Turning to FIG. 11, illustrated is a system 1100 that optimally allocates bandwidth to transmit at least one data packet in relation to best effort (BE) flows and delay sensitive flows in a wireless communication environment. System 1100 can reside within a base station, mobile device, etc., for instance. As depicted, system 1100 includes functional blocks that can represent functions implemented by a processor, software, or combination thereof (e.g. firmware). System 1100 includes a logical grouping 1102 of electrical components that facilitate scheduling of data packets. The logical grouping 1102 can include an electrical component for receiving at least one of a delay sensitive flow with a delay requirement or a best effort flow 1104. In addition, the logical grouping 1102 can comprise an electrical component for allocating a first portion of bandwidth to the delay sensitive flow and a second portion of bandwidth to the best effort flow 1106. Moreover, the logical grouping 1102 can include an electrical component for reallocating the first portion of bandwidth to a reduced level of bandwidth and the second portion of bandwidth to an increased level of bandwidth if the delay requirement is met 1108. In addition, the logical grouping 1102 can comprise an electrical component for reallocating the first portion of bandwidth to an increased level of bandwidth and the second portion of bandwidth to a reduced level of bandwidth if the delay requirement is not met 1110. The logical grouping 1102 can comprise an electrical component for maintaining a level of bandwidth for the first portion and the second portion of bandwidth if the delay requirement is equivalent to the first portion of bandwidth 1112. The logical grouping 1102 can comprise an electrical component for receiving a portion of data on the first and second portion of bandwidth in accordance to the allocation 1114. Additionally, system 1100 can include a memory 1116 that retains instructions for executing functions associated with electrical components 1104, 1106, 1108, 1110, 1112, and 1114. While shown as being external to memory 1116, it is to be understood that one or more of electrical components 1104, 1106, 1108, 1110, 1112, and 1114 can exist within memory 1116.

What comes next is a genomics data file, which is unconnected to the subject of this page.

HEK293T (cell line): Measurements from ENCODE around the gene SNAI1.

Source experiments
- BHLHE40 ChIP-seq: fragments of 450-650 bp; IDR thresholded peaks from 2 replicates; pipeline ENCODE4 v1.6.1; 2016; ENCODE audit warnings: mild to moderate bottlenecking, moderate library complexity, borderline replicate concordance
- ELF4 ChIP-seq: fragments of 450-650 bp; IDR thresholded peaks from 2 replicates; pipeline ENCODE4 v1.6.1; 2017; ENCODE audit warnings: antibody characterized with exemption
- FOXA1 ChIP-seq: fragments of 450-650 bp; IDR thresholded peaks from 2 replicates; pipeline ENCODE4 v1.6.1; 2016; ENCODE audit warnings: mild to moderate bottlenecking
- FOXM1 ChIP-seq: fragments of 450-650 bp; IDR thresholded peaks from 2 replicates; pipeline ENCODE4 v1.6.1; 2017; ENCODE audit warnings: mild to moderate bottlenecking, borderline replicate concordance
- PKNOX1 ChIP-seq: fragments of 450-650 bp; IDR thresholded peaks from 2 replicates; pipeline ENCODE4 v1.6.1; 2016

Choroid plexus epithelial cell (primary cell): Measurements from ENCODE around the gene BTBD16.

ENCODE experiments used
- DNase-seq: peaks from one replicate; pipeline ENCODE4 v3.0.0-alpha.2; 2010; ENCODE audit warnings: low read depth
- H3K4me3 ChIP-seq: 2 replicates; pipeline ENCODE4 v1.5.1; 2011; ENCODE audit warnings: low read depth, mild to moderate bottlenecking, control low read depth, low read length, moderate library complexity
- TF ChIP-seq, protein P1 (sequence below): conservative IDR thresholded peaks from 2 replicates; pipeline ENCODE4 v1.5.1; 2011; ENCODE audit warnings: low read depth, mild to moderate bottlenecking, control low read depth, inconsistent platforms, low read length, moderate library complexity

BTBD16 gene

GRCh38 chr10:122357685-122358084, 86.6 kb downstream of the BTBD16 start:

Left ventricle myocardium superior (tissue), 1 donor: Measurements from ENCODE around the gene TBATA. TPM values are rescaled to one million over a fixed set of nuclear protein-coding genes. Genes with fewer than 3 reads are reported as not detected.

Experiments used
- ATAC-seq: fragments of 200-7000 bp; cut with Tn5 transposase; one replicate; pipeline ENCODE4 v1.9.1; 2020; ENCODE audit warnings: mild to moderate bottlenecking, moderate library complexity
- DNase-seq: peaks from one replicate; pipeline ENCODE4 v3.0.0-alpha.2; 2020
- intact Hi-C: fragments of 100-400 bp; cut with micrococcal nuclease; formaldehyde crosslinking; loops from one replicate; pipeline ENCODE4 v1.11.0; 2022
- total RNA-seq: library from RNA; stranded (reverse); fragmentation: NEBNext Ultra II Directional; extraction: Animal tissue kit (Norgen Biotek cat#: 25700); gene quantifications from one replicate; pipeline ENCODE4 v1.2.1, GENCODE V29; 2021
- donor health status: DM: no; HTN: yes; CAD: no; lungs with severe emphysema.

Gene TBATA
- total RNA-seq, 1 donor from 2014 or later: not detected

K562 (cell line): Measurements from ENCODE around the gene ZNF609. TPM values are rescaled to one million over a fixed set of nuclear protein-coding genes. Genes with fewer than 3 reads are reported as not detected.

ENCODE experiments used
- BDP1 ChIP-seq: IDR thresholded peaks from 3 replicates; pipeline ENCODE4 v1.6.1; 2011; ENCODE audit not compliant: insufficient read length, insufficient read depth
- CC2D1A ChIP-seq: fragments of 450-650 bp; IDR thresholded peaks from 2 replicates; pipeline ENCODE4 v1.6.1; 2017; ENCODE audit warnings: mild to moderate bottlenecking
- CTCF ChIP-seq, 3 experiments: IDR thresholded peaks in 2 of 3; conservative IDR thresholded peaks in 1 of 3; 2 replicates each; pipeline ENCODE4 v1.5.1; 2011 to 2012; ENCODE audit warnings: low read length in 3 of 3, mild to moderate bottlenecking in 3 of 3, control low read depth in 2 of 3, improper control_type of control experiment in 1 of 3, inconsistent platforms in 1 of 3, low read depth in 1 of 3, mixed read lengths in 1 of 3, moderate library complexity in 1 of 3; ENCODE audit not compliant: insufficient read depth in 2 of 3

What has been described above includes examples of one or more embodiments. It is, of course, not possible to describe every conceivable combination of components or methodologies for purposes of describing the aforementioned embodiments, but one of ordinary skill in the art may recognize that many further combinations and permutations of various embodiments are possible. Accordingly, the described embodiments are intended to embrace all such alterations, modifications and variations that fall within the spirit and scope of the appended claims. Furthermore, to the extent that the term “includes” is used in either the detailed description or the claims, such term is intended to be inclusive in a manner similar to the term “comprising” as “comprising” is interpreted when employed as a transitional word in a claim.

Referenced by
Citing PatentFiling datePublication dateApplicantTitle
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Classifications
U.S. Classification370/329
International ClassificationH04W28/16
Cooperative ClassificationH04L47/824, H04L12/5695, H04W72/1242, H04L47/801, H04L47/762
European ClassificationH04L12/56R, H04L47/76A, H04L47/80A, H04L47/82D, H04W72/12B6
Legal Events
DateCodeEventDescription
Oct 30, 2008ASAssignment
Owner name: QUALCOMM INCORPORATED, CALIFORNIA
Free format text: ASSIGNMENT OF ASSIGNORS INTEREST;ASSIGNORS:MADAN, RITESH K.;DAS, ARNAB;RANGAN, SUNDEEP;AND OTHERS;REEL/FRAME:021762/0160
Effective date: 20081015